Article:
Among the OLED TVs coming our way this year are the new LG C4 OLED, LG G4 OLED and LG M4 OLED (pictured above) — the latter two of which will be outfitted with LG's new a11 AI Processor. The C4 and the lower B4 OLED model will still have some new tricks up their sleeves thanks to the A9 and A8 AI processor,s respectively, but only the two high-end OLED TVs will get the top-of-the-line super chip.
So what exactly does an AI super chip do?
- Genre & Scene Analysis: The a11 AI Processor can detect what kind of content is playing and change the picture settings to match.
- AI Super Resolution & Noise Reduction: Increases sharpness to HD and sub-HD video by object analysis.
- Dynamic HDR: Divides images on the screen into small blocks that can then be enhanced via LG's tone mapping technology.
- Object Enhancing: Can detect which objects on-screen are in the foreground and background, then adds extra separation for a deeper picture.
- AI Director Processing: "Better matches director's intentional color tone" and "enhances color perception".
According to LG, who spoke to Tom's Guide ahead of CES, it's all about noise reduction and dynamic HDR tone mapping that will improve upscaling and color reproduction. Using AI Picture Pro (LG's umbrella term for AI picture processing), the new OLED TVs will have genre and scene analysis that will recognize the content on-screen and optimize picture settings for sports, movies and games, as well as AI Sound Pro that enables virtual 11.1.2-channel audio — though how good it will sound coming out of the M4 and G4's smaller speakers remains to be seen.
The nebulous nature of AI-enhanced picture
According to LG, the AI processor delivers a 4x increase over previous generations and provides "a 70% improvement in graphic performance and a 30% faster processing speed compared to its predecessor".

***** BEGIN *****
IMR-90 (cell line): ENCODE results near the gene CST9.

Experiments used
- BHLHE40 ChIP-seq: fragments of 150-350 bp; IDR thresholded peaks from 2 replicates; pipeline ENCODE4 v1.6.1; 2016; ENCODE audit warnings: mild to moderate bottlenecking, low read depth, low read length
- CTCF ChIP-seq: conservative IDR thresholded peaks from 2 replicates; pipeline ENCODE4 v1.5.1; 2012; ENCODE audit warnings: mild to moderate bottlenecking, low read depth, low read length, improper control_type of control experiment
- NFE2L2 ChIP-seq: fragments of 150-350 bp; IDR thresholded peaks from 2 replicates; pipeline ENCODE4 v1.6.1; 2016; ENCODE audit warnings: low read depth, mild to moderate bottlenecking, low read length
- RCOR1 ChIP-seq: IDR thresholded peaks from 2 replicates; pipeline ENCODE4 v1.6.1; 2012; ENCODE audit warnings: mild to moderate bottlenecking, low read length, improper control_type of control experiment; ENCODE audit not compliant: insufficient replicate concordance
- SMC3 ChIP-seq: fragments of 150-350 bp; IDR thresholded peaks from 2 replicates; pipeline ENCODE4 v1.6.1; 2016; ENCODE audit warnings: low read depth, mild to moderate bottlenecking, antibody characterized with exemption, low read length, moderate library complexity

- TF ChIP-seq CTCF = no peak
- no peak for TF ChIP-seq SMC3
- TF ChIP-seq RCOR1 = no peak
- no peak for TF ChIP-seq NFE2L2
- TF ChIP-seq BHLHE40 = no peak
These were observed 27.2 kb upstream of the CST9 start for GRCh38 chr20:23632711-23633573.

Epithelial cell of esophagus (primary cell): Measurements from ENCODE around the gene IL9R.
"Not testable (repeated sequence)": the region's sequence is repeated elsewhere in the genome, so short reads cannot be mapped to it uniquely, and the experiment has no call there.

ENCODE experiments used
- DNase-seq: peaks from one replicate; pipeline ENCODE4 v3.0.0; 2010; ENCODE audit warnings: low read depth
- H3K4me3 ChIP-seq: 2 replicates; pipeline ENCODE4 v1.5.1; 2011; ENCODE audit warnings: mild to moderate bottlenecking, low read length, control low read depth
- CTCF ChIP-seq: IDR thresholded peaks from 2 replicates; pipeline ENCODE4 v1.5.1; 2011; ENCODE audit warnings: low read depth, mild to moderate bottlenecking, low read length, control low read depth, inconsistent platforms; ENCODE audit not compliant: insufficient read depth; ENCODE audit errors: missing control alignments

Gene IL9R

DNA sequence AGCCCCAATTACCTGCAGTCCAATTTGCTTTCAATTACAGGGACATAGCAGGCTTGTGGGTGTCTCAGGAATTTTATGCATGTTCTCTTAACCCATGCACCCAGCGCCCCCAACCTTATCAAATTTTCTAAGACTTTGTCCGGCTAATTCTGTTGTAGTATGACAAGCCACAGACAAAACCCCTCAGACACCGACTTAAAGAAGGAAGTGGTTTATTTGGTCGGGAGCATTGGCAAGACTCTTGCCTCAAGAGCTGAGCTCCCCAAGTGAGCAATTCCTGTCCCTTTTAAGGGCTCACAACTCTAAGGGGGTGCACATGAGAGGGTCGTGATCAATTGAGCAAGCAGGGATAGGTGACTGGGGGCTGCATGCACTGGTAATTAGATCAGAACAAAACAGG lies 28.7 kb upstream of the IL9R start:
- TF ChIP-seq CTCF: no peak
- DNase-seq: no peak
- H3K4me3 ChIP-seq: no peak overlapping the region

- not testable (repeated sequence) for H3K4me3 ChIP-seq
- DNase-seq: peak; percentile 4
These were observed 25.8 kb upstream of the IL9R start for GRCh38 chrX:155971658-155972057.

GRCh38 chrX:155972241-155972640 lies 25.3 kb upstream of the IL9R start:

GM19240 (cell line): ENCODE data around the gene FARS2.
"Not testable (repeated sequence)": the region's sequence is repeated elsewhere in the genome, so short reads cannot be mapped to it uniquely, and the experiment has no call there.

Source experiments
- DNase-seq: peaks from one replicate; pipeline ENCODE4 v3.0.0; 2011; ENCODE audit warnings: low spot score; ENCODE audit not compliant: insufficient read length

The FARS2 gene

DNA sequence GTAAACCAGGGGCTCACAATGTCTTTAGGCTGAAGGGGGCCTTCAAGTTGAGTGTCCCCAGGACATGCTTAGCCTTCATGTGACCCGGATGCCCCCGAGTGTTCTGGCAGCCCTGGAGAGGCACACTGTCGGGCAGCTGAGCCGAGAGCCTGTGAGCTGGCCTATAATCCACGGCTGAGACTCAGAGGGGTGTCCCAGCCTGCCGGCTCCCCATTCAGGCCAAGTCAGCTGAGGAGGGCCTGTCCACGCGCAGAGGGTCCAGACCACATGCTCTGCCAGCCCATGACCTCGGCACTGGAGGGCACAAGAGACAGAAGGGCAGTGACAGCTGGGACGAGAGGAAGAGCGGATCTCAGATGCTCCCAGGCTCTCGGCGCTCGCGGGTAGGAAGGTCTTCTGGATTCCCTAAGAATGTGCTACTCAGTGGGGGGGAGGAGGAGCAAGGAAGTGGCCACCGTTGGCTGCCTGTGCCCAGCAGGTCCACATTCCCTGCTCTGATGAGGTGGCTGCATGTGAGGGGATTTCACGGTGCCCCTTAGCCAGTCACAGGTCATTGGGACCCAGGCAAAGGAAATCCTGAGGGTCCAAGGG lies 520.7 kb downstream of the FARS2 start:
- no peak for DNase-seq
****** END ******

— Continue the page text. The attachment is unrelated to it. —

That sounds impressive, but we're not sure it means much. It's unclear exactly how — or even what's — being measured in that statistic.
Our understanding, at this point, is that through repeated scene analysis, the processor will be able to recognize objects on-screen and properly apply LG's Dynamic HDR tone mapping to them. In turn, objects in motion should have less motion blur and colors should have a more natural tone.
As far as pricing details and release dates for the LG C4, G4, M4 and B4, there's no word yet, but that will likely come in February or March as we get closer to their potential launch.
Analysis: Is AI going to be a big deal?
At the end of the day, all cinephiles want is the best version of a film, show or sporting event. We want motion to be artifact-free and for colors to look vibrant, but still ultimately realistic. There's hope that AI — used in tandem with panel-side improvements — could move the needle closer to "perfect" picture.
What's telling about all this, though, is that these TVs will have an option to turn off AI picture processing. That tells me that it's possible that all this additional processing pushes us further away from a director's intended vision and not closer to it, because if it was so perfect, why include an option to turn it off?
Until we can see them for ourselves at CES on January 8, we're cautiously optimistic — not because of the strange metrics we've been given, but because AI has already changed the way we think about asset generation in photography and videography.
If TVs are next in line for that kind of improvement, well, I'd like to be first in line to see it in action and I'll be sure to bring you along for the ride.
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Nick Pino heads up the TV and AV verticals at Tom's Guide and covers everything from OLED TVs to the latest wireless headphones. He was formerly the Senior Editor, TV and AV at TechRadar (Tom's Guide's sister site) and has previously written for GamesRadar, Official Xbox Magazine, PC Gamer and other outlets over the last decade. Not sure which TV you should buy? Drop him an email or tweet him on Twitter and he can help you out.